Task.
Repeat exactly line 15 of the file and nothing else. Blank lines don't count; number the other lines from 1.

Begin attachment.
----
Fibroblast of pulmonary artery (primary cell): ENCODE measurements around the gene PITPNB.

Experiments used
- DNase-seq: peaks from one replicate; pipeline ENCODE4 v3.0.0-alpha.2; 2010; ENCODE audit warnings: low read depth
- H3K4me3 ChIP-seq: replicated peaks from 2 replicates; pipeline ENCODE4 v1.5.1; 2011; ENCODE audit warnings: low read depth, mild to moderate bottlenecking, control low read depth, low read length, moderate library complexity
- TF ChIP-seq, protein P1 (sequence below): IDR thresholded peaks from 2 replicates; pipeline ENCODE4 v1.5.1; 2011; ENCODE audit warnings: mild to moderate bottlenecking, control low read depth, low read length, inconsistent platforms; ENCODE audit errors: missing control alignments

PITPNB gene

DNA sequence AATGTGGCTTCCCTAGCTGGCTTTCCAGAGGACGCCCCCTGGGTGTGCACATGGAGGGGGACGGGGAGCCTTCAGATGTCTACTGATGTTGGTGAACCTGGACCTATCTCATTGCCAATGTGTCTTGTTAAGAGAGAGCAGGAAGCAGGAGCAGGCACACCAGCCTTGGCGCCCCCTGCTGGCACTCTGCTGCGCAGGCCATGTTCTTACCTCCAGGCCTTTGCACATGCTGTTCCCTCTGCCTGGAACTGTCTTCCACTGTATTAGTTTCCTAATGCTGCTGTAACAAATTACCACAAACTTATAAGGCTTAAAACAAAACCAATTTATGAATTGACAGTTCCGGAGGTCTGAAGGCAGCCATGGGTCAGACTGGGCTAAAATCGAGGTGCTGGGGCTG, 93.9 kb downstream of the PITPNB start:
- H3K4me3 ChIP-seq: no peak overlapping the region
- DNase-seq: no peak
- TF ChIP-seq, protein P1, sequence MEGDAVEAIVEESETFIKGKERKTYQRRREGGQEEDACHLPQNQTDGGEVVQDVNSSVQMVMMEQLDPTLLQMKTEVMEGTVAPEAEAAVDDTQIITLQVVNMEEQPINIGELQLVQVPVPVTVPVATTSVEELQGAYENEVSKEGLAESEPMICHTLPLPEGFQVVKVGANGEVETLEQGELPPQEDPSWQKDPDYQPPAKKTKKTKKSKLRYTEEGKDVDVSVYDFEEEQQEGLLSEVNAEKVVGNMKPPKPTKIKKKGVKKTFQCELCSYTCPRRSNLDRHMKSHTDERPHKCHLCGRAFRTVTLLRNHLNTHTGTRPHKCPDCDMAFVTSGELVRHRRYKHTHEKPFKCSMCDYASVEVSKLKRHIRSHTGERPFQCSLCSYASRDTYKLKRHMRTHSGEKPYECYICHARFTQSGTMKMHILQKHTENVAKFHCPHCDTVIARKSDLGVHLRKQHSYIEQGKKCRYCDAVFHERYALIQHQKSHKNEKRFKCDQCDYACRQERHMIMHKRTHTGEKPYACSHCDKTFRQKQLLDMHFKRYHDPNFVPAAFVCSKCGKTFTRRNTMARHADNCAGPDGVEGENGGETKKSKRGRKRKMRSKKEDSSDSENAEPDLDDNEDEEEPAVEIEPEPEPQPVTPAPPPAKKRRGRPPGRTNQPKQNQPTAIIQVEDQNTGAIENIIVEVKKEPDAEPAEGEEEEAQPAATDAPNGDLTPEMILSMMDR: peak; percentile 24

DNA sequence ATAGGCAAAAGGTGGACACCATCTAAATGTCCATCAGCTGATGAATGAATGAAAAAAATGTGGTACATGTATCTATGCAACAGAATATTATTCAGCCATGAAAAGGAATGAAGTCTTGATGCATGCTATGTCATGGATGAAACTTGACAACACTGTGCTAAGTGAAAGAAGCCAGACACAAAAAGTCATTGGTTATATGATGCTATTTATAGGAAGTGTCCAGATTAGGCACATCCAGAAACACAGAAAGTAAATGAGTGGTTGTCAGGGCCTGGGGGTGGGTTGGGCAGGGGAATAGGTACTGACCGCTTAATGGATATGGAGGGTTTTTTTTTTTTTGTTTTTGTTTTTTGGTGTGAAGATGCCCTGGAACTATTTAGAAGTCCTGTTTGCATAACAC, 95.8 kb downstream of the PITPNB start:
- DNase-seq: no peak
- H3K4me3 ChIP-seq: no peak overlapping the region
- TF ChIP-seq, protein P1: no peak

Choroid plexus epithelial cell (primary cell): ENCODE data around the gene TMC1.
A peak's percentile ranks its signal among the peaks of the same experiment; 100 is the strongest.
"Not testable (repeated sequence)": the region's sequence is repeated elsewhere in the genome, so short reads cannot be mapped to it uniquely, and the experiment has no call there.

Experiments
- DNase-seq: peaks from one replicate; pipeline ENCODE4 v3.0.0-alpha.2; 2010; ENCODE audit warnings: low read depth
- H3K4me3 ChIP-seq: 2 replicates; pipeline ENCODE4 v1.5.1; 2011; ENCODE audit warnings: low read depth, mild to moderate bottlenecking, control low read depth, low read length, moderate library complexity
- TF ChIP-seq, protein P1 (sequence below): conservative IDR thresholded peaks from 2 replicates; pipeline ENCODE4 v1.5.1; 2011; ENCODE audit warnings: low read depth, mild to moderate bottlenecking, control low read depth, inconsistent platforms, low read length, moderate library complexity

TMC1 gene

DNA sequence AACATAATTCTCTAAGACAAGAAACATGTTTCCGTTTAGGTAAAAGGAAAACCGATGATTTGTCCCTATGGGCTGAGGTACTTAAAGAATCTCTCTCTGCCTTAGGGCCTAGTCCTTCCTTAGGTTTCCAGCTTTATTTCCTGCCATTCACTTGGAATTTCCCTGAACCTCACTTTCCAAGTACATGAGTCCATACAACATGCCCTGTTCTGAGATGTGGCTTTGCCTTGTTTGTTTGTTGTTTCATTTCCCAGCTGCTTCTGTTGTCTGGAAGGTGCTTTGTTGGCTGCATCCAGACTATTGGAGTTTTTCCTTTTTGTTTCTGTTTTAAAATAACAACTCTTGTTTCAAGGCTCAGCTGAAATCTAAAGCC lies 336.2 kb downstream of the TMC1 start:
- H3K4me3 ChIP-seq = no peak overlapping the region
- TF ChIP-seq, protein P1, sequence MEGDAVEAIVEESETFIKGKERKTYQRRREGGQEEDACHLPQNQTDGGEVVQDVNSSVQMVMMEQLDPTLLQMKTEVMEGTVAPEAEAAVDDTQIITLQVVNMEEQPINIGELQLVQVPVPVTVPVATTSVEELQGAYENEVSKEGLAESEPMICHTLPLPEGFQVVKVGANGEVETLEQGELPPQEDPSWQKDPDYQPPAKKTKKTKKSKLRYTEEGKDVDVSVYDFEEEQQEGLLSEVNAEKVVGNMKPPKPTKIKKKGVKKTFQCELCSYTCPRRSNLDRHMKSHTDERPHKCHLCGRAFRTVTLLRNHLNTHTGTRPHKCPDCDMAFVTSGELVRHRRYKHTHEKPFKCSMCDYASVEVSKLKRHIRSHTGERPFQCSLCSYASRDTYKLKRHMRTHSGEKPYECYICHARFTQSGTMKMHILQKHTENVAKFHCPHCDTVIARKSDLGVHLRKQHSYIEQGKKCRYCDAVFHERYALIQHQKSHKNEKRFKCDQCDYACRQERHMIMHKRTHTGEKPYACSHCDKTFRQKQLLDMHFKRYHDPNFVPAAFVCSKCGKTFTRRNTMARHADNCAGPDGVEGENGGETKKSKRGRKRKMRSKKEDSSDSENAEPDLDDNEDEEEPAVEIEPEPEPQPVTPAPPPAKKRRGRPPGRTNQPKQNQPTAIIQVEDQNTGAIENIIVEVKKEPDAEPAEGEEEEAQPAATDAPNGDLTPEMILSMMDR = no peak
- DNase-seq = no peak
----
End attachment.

Choroid plexus epithelial cell (primary cell): ENCODE data around the gene TMC1.